Walter Nicholls

IJURR Editorial Statements

IJURR Editorial
Julie-Anne Boudreau, Matthew Gandy and Maria Kaika (2015) Volume 39.1

Reflections on the Academic and Economic Environment
Julie-Anne Boudreau and Maria Kaika (2013) Volume 37.6

IJURR: An Editorial Statement
Jeremy Seekings and Roger Keil (2009) Volume 22.3

The Origins of the Foundation for Urban and Regional Studies, or the Advantages of Owning the Title and Having Charitable Status in the Running of Journals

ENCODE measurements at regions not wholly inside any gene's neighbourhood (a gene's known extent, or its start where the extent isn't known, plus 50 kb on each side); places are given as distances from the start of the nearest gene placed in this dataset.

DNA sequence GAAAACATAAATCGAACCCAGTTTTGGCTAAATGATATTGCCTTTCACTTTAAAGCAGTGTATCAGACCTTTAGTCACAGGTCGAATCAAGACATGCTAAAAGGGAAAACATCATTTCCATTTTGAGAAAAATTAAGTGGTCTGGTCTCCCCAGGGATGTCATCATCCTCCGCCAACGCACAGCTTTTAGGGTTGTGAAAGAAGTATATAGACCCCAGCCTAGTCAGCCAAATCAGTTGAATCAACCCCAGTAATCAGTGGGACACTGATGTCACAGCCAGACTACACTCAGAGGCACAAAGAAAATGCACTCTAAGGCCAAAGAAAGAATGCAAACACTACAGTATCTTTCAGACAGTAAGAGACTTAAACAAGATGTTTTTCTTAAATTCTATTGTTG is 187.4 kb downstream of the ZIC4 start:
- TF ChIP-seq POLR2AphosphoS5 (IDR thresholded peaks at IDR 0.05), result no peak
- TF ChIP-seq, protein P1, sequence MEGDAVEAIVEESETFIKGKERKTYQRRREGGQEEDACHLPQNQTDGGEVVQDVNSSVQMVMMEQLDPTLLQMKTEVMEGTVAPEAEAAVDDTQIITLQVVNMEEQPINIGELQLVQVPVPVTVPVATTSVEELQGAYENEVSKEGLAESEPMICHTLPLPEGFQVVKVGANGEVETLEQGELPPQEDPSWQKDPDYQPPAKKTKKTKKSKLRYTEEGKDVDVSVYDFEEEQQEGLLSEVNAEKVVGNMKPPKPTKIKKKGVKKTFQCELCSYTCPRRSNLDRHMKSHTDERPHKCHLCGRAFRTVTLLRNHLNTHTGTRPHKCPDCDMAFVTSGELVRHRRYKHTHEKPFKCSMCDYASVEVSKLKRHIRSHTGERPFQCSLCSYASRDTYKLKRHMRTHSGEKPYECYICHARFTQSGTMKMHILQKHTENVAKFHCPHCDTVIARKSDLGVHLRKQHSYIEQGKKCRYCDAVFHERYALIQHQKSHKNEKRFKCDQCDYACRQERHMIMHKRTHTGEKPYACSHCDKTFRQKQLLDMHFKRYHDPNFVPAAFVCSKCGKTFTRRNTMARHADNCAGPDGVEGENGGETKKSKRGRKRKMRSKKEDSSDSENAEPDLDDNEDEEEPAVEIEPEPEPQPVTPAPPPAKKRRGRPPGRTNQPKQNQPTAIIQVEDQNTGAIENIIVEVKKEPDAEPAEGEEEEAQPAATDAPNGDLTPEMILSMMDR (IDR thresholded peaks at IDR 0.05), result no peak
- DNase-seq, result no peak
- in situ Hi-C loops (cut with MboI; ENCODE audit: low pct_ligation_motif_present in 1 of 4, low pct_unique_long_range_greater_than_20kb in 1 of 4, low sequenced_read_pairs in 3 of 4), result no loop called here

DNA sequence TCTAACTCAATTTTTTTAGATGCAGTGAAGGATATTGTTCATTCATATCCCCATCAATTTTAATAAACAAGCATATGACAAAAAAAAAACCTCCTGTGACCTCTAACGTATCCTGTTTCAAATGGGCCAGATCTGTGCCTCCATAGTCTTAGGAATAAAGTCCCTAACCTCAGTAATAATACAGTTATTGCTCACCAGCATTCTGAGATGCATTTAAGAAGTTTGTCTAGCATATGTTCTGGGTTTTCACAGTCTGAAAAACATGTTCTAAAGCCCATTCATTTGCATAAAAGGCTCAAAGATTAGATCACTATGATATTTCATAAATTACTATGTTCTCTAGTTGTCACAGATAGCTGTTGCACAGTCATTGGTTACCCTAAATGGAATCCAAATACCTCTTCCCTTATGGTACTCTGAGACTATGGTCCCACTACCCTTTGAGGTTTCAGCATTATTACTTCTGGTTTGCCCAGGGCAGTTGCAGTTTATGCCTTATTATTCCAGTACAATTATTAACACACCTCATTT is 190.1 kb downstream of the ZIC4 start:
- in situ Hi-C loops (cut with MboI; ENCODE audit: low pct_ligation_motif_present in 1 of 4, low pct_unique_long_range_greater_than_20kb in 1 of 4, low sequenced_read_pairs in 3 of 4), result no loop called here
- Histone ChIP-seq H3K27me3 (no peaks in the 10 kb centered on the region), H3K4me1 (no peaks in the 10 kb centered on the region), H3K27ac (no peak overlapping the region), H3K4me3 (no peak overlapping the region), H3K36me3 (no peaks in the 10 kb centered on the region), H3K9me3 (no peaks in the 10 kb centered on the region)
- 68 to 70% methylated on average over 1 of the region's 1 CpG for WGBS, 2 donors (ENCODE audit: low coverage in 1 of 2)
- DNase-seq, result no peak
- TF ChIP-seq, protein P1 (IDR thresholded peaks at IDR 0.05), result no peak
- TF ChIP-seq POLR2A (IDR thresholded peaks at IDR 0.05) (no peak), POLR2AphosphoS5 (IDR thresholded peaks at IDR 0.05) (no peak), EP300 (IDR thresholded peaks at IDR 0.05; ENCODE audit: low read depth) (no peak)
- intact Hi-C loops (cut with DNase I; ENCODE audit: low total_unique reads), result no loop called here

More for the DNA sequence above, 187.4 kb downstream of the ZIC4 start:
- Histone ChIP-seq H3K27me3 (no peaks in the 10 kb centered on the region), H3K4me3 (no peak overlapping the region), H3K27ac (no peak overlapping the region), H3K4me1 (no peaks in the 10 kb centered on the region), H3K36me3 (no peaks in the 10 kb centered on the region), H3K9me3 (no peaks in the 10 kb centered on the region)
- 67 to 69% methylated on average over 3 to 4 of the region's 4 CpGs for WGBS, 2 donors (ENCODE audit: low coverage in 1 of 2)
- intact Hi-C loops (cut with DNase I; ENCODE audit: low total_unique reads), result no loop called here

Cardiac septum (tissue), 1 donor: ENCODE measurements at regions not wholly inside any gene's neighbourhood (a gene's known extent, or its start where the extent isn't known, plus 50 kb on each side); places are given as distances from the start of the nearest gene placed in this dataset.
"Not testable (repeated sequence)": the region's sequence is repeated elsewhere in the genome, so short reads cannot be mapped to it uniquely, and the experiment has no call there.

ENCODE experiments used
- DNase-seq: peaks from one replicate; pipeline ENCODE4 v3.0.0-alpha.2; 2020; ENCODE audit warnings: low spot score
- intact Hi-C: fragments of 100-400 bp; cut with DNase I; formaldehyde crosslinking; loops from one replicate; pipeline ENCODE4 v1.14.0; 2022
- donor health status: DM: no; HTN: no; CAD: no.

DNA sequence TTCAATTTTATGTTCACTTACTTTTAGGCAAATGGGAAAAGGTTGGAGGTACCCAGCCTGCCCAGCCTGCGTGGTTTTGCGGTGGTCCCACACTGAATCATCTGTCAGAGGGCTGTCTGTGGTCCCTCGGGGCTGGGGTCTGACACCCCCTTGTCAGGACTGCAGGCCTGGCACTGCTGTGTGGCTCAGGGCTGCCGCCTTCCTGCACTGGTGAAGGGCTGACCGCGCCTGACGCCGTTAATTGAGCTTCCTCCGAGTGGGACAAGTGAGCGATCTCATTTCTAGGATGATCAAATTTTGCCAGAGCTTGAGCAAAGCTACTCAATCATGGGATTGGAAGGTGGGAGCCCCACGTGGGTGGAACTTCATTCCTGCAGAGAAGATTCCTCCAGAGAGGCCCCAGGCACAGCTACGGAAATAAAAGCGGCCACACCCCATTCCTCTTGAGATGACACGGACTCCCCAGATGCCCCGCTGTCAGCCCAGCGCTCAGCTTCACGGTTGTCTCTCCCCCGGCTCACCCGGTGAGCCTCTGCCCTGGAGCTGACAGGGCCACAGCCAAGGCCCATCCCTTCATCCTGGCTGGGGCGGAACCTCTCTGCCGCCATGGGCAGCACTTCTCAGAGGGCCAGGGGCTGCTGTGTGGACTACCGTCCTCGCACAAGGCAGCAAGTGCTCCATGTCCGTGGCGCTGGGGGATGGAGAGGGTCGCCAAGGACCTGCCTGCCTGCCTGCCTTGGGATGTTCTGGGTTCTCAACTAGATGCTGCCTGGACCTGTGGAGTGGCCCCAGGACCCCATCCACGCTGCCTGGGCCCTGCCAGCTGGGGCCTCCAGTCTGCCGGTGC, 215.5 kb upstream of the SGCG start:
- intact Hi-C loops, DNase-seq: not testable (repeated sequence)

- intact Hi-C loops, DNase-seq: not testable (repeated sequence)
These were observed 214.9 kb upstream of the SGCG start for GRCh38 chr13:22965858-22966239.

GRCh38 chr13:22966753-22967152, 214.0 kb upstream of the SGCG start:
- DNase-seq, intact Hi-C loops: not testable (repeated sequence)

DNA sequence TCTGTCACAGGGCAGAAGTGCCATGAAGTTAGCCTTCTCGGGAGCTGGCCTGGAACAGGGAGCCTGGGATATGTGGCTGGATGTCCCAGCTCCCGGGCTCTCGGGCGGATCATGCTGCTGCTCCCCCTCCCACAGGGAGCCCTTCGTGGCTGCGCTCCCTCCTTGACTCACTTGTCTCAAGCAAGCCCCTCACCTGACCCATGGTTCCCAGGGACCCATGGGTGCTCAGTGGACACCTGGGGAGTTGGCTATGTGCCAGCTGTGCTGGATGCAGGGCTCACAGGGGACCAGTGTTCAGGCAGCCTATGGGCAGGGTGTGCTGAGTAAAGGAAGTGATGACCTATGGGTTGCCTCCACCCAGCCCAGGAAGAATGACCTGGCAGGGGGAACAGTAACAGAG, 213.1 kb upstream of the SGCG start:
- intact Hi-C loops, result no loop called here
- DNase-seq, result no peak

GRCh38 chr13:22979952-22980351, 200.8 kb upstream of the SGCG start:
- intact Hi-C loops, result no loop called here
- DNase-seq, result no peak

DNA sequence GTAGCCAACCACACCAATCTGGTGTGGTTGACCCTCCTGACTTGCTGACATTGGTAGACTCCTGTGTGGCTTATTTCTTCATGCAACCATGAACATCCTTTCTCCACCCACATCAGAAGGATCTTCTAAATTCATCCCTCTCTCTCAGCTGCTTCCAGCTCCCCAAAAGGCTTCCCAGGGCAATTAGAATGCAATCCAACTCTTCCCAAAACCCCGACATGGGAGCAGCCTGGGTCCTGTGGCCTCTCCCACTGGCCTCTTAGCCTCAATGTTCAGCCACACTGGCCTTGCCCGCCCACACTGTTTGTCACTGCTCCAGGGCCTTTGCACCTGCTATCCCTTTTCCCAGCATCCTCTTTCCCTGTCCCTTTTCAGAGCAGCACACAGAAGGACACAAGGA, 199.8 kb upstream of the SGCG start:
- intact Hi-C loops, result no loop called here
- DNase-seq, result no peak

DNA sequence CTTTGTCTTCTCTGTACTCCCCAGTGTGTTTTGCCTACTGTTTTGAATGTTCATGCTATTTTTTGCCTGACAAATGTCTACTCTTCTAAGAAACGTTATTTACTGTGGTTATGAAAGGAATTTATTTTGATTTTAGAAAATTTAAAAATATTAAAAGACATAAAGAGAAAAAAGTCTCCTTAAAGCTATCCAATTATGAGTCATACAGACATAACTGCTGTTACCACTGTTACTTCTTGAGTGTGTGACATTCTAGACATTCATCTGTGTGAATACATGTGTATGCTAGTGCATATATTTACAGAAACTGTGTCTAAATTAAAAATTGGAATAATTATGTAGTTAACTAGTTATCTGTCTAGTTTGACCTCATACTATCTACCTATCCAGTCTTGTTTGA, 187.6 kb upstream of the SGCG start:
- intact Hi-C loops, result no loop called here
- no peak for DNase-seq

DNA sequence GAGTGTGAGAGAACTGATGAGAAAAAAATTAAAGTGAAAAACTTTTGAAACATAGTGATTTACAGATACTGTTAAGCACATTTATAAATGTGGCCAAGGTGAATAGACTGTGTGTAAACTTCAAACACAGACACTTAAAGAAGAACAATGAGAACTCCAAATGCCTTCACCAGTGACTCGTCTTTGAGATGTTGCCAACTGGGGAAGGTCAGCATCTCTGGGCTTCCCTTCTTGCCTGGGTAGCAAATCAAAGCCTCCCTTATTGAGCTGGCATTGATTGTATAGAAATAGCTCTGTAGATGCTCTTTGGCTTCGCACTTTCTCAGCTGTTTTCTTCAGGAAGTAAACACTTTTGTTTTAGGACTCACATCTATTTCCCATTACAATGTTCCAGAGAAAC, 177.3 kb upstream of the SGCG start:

Chris Pickvance (1998) Volume 22.4

IJURR: Policy Statement
Patrick Le Galès, Susan Fainstein and Linda McDowell (1998) Volume 22.1

IJURR: looking back twenty-one years later
Michael Harloe, Enzo Mingione, Chris Pickvance and Edmond Preteceille (1998) Volume 22.1

Founding Editorial Statement
Michael Harloe (1977) Volume 1.1